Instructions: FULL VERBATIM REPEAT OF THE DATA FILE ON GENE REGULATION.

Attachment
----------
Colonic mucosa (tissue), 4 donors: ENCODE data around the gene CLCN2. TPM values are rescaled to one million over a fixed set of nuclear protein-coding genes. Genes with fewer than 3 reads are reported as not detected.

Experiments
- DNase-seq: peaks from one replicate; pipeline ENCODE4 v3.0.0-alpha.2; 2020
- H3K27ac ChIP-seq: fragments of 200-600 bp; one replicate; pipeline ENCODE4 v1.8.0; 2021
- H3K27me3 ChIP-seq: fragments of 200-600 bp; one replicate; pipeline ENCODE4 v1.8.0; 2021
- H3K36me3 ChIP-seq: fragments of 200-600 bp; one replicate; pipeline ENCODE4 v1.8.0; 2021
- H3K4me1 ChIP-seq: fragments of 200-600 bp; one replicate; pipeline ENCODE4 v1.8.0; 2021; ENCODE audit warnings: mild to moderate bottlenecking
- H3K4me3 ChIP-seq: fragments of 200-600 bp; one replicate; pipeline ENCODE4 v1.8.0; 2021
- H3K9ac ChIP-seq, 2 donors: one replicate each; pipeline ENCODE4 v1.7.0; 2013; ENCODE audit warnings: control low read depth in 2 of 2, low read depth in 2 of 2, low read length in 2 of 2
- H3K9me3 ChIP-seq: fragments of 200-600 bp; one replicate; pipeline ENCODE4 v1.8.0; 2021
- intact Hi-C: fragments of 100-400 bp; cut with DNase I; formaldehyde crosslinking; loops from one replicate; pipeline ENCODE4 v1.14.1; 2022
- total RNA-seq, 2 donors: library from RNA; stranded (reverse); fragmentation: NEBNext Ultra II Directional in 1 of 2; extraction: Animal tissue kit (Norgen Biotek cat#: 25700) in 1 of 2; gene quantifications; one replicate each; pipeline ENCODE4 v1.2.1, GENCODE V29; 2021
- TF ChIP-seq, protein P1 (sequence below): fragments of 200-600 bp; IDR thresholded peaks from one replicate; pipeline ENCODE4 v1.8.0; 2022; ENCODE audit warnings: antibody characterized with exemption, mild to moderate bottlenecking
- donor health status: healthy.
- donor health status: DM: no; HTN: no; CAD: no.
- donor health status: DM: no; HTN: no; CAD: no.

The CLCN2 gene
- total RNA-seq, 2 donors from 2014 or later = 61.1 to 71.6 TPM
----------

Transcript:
Colonic mucosa (tissue), 4 donors: ENCODE data around the gene CLCN2. TPM values are rescaled to one million over a fixed set of nuclear protein-coding genes. Genes with fewer than 3 reads are reported as not detected.

Experiments
- DNase-seq: peaks from one replicate; pipeline ENCODE4 v3.0.0-alpha.2; 2020
- H3K27ac ChIP-seq: fragments of 200-600 bp; one replicate; pipeline ENCODE4 v1.8.0; 2021
- H3K27me3 ChIP-seq: fragments of 200-600 bp; one replicate; pipeline ENCODE4 v1.8.0; 2021
- H3K36me3 ChIP-seq: fragments of 200-600 bp; one replicate; pipeline ENCODE4 v1.8.0; 2021
- H3K4me1 ChIP-seq: fragments of 200-600 bp; one replicate; pipeline ENCODE4 v1.8.0; 2021; ENCODE audit warnings: mild to moderate bottlenecking
- H3K4me3 ChIP-seq: fragments of 200-600 bp; one replicate; pipeline ENCODE4 v1.8.0; 2021
- H3K9ac ChIP-seq, 2 donors: one replicate each; pipeline ENCODE4 v1.7.0; 2013; ENCODE audit warnings: control low read depth in 2 of 2, low read depth in 2 of 2, low read length in 2 of 2
- H3K9me3 ChIP-seq: fragments of 200-600 bp; one replicate; pipeline ENCODE4 v1.8.0; 2021
- intact Hi-C: fragments of 100-400 bp; cut with DNase I; formaldehyde crosslinking; loops from one replicate; pipeline ENCODE4 v1.14.1; 2022
- total RNA-seq, 2 donors: library from RNA; stranded (reverse); fragmentation: NEBNext Ultra II Directional in 1 of 2; extraction: Animal tissue kit (Norgen Biotek cat#: 25700) in 1 of 2; gene quantifications; one replicate each; pipeline ENCODE4 v1.2.1, GENCODE V29; 2021
- TF ChIP-seq, protein P1 (sequence below): fragments of 200-600 bp; IDR thresholded peaks from one replicate; pipeline ENCODE4 v1.8.0; 2022; ENCODE audit warnings: antibody characterized with exemption, mild to moderate bottlenecking
- donor health status: healthy.
- donor health status: DM: no; HTN: no; CAD: no.
- donor health status: DM: no; HTN: no; CAD: no.

The CLCN2 gene
- total RNA-seq, 2 donors from 2014 or later = 61.1 to 71.6 TPM